Genesis states that God created only one species with body, soul, and spirit. Anthropological evidence for spiritual expression dates back only 8,000-24,000 years. (Primates' and other mammals' burial practices serve only as evidence for soul.) The anthropological dates are consistent with the best Biblical dates for Adam and Eve, specifically 6,000-60,000 years ago.
What is vital to the Christian doctrine is to know who created and perhaps something about how He created, but not when He created. This ranking is reflected in the structure of Genesis One. The text clearly identifies the who and some of the how of creation, but it says little about the when, other than to indicate what came after what. Some young-earth creationists express concern that if God took billions of years to create, He must be less than all-powerful. But the logic of this supposition does not hold. If a four-minute miler chooses to walk along a garden path, his speed (or lack of it) in no way reflects limitations on his capability.
Rather than denying Biblical inerrancy, most old-earth creationists appeal for uncompromising consistency in interpretation of Scripture. Paying due respect to the entire canon requires consideration of all relevant texts when interpreting a particular verse or passage. In the case of creation's time frame, integrative analysis strongly supports, and in no way contradicts, an old-earth interpretation of Genesis One.
At the second summit of the International Council on Biblical Inerrancy, the issue of the age of the universe and earth appeared on the agenda. Three papers were presented, and long deliberations followed. The conclusion of all the theologians and Old Testament scholars present was that inerrancy requires belief in creation but not in 24-hour creation days.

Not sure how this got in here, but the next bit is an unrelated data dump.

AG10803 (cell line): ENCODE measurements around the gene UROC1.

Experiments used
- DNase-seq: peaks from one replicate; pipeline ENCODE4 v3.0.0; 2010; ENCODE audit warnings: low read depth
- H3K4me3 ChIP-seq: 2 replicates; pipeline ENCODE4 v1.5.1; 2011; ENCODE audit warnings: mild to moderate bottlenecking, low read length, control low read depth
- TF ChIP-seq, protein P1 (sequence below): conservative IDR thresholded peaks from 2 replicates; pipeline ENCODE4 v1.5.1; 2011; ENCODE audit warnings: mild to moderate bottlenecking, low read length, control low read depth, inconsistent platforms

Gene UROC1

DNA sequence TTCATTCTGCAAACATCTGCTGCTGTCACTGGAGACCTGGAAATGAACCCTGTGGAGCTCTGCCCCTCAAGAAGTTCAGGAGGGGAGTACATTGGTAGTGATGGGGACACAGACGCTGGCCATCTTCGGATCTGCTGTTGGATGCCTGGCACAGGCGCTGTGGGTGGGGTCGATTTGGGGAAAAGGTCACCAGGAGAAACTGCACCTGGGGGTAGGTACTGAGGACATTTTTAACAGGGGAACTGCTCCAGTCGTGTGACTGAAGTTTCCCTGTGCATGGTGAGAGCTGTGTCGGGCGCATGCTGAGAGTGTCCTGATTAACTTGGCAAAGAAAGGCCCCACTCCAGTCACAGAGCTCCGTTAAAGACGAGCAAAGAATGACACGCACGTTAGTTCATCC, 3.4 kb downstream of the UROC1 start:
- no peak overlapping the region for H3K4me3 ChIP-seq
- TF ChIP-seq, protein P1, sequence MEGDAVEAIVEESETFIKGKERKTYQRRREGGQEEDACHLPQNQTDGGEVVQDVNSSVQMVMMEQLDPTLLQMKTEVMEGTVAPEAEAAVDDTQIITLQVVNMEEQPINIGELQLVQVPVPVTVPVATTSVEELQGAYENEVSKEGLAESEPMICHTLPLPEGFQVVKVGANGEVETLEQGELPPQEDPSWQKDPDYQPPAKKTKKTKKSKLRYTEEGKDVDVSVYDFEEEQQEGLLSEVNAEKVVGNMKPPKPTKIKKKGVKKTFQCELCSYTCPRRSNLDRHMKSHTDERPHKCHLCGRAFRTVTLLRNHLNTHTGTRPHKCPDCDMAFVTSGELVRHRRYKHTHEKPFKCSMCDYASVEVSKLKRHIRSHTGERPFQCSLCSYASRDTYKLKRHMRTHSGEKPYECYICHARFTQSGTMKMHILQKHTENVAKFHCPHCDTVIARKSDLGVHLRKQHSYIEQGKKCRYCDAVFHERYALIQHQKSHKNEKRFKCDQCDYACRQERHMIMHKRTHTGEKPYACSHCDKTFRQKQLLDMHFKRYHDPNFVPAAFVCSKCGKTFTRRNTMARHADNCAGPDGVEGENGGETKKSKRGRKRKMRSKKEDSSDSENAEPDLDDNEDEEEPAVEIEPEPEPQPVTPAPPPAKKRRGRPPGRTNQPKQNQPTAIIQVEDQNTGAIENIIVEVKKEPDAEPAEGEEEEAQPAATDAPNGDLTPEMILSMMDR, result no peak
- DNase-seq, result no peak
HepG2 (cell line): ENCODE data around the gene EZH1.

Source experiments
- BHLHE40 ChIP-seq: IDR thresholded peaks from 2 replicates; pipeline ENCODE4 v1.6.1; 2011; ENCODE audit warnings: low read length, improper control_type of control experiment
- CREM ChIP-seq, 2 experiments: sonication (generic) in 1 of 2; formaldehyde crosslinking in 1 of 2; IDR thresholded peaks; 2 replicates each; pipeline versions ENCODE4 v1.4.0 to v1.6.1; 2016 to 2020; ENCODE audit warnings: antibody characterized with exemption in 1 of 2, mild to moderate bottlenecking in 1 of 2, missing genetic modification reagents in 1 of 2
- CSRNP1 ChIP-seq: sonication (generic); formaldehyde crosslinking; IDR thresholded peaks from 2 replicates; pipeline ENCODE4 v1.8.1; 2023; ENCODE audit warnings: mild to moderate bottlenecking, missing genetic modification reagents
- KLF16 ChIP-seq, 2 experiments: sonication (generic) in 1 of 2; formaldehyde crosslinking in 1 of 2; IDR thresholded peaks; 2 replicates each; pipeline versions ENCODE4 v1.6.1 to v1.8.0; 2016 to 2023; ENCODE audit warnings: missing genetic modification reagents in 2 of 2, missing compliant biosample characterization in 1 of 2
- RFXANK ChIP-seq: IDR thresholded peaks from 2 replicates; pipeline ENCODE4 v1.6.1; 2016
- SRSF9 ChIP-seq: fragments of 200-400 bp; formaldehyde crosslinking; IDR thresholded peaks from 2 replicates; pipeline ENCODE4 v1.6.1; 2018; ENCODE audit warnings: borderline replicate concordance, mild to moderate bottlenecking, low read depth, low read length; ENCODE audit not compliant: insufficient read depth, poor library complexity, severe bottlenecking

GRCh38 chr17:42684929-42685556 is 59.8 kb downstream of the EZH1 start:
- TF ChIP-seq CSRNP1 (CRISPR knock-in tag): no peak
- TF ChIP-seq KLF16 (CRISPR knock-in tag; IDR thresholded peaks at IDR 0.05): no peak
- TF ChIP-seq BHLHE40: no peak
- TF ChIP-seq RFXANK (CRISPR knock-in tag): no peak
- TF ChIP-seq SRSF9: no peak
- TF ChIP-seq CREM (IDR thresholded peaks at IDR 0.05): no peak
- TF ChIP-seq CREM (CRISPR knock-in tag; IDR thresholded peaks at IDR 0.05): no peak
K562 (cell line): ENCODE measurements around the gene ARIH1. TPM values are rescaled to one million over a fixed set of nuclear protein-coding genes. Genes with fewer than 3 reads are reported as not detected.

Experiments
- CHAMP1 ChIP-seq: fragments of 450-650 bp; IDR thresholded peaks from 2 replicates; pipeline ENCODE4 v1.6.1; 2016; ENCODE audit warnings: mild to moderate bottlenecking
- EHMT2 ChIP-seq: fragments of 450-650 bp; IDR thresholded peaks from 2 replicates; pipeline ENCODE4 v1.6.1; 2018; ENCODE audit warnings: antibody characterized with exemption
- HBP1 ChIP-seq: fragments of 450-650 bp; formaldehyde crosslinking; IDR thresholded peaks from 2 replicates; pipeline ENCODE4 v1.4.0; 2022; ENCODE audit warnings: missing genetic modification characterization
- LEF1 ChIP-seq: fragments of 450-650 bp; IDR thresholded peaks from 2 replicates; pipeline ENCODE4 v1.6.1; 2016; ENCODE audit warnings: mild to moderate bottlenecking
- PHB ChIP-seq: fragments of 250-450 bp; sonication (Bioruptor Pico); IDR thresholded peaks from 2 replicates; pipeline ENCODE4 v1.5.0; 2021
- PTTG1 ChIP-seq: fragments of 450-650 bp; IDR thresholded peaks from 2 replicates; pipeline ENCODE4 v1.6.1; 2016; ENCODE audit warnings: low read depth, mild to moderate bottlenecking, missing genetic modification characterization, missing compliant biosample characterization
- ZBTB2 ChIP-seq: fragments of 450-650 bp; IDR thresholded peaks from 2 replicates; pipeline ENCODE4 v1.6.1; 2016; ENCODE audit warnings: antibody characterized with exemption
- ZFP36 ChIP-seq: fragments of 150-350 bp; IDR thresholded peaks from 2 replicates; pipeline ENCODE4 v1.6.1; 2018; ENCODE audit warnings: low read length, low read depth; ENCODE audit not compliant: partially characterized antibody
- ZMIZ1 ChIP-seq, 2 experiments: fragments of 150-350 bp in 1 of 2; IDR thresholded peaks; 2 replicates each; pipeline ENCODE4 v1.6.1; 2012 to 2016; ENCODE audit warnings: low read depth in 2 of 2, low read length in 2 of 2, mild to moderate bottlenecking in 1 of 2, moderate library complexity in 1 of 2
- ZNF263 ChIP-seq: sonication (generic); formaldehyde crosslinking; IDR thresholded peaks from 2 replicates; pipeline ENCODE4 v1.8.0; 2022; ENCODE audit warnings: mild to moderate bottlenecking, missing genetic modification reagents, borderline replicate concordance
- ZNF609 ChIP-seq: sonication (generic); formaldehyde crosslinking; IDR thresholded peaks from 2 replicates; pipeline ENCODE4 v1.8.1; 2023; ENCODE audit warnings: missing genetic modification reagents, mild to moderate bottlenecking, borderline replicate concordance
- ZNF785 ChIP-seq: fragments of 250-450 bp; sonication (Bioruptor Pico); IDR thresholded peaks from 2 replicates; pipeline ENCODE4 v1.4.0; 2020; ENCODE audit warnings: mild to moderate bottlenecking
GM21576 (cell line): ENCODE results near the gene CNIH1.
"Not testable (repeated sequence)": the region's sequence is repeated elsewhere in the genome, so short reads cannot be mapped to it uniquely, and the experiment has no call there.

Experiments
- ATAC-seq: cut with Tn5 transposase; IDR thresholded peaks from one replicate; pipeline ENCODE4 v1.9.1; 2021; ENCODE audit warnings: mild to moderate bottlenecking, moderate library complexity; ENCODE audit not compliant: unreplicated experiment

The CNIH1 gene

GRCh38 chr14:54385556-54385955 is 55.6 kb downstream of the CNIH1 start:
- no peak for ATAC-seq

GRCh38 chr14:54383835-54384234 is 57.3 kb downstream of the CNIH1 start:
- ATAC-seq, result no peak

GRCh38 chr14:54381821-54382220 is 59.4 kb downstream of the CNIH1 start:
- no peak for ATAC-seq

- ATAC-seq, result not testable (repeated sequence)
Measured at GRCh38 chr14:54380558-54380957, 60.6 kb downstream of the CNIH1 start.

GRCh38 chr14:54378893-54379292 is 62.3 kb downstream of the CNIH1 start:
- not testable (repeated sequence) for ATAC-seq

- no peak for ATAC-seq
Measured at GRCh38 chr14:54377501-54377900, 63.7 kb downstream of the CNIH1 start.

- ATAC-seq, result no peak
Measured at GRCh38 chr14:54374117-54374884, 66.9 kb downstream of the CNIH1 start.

Creation and Time (Navpress, 1994), Dr. Hugh Ross's most recent book, addresses the creation date controversy from historical, scientific, theological and evangelical perspectives. R.C. Sproul, president of Ligonier Ministries, writes, "With gentleness, compassion, and scintillating logic, Creation and Time shines the light of revelation on the too-dark dispute between those who would banish God and those who would banish reason from their thinking."
The problem lies in confusing "science" with the facts of nature. Science is man's attempt to discover and interpret the facts of nature. Errors and contradictions are possible in science, as well as in theology, since human reasoning and interpreting is involved. But no possibility for error or contradiction exists in either the facts of nature or the words of the Bible. Both are perfect, for both came from God, the source of all truth, in whose character is no deceit or capriciousness.
That which is perfect cannot be inferior or superior to anything else that is perfect. Truth will always be harmonious and consistent with truth. No book of the Bible is more true or less true than any other book. Nor is any book more true or less true than the facts of the natural realm, which also emanated from God. When apparent contradiction arises, it's time for further study into both Scripture and nature.